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Scapular Winging Test

 Scapular Winging Test

Scapular Winging is a clinical syndrome that is caused by a loss of the normal scapular stability that make the inferior border of scapula moves medially or laterally.

Medial Scapular Winging is seen in:

  1. Serratus anterior muscle weakness.
  2. Long thoracic nerve dysfunction.

While Lateral Scapular Winging is seen in:

  1. Trapezius muscle weakness.
  2. Spinal accessory nerve (CN XI) dysfunction.

The Long thoracic nerve can get directly injured during thoracic surgery (first rib resection, introduction of chest drain etc.) or in case of direct trauma of the chest wall. Indirect injury can happen when the arm is overstretched in elevation. When there is no injury in the history, virus infection may be the reason of the nerve lesion.

See Also: Rotator Cuff of the Shoulder

How would you test for winging of scapula?

While standing, have the patient forward flex their arm to 90 degrees and push against a wall (or other stationary object).

Scapular Winging test
Scapular Winging Test

What does a positive Scapular Winging Test mean?

Related Anatomy

Scapula:

Scapula is a flat bone that spans from the second rib to the seventh rib and serves as an attachment for 17 muscles. It is anteverted on chest wall approximately 30 degrees relative to the body.

Long thoracic Nerve:

Long thoracic Nerve is the first branch of the C5-C6-C7 roots of the Brachial Plexus, it’s the motor nerve to the serratus anterior muscle. It’s 24 cm in length from origin to the serratus anterior muscle, which makes it susceptible to mechanical injury.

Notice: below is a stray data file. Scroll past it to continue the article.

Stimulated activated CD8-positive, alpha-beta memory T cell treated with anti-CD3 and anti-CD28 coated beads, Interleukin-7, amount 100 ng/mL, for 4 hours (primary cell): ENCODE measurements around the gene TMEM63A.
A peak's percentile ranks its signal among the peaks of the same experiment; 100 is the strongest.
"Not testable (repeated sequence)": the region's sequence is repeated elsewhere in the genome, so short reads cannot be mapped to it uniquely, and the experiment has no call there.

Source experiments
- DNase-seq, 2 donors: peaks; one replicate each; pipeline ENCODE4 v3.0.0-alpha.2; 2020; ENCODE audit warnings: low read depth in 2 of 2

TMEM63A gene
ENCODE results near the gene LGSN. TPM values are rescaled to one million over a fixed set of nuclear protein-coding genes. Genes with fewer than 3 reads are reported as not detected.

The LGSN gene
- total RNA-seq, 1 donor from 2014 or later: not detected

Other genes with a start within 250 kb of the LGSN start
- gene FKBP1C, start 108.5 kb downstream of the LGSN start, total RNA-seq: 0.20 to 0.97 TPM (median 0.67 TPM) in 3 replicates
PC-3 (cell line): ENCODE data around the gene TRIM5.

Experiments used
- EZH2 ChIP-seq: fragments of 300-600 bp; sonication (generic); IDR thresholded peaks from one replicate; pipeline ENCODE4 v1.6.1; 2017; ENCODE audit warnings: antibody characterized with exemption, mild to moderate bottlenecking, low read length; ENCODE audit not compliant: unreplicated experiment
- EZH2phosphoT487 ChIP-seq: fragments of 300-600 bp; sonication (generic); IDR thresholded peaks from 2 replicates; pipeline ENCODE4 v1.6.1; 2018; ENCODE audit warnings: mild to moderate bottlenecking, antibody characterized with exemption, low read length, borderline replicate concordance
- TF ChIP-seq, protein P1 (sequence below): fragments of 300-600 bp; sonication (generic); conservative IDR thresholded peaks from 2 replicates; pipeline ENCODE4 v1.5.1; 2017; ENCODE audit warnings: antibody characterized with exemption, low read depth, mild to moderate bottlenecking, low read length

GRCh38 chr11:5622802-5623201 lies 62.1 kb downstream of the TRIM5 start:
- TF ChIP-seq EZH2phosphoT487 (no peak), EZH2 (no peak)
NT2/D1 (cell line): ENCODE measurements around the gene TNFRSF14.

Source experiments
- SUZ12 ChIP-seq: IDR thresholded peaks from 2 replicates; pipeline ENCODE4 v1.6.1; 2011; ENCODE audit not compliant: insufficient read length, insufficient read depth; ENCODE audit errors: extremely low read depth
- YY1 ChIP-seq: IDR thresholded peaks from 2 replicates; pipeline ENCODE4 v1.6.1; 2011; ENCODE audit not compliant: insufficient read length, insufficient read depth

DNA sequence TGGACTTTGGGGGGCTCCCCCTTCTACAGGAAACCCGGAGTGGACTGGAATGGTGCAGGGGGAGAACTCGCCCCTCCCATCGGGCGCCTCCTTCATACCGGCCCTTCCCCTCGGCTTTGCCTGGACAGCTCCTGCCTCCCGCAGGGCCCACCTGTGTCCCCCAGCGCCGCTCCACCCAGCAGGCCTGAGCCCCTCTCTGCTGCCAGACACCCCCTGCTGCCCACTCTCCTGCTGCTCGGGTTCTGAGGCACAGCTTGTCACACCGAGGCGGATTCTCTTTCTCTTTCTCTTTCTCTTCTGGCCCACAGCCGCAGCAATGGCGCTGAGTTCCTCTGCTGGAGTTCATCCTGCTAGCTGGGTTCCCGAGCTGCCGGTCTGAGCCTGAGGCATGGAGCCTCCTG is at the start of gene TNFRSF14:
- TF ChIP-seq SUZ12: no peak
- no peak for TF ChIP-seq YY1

See Also: Brachial Plexus Anatomy

Serratus anterior Muscle:

Trapezius Muscle

This muscle traditionally is divided into middle, upper, and lower parts, according to anatomy and function:

  1. The middle part originates from C7 and forms the cervicothoracic part of the muscle.
  2. The lower part, attaching to the apex of the scapular spine, is relatively thin.
  3. The upper part is very thin, and yet it has the most mechanical and clinical importance to the cervical spine.

Scapular Winging Syndrome

This syndrome is characterized by an inability to elevate and/ or lower the arm without the scapula winging or its inferior angle tilting. This syndrome results from a weakness and adaptive shortness of the serratus anterior, with accompanying shortness of the pectoralis minor and scapulohumeral muscles.

Intervention should focus on stretching the pectoralis minor to correct the tilting and serratus anterior for strengthening and retraining.

Reference


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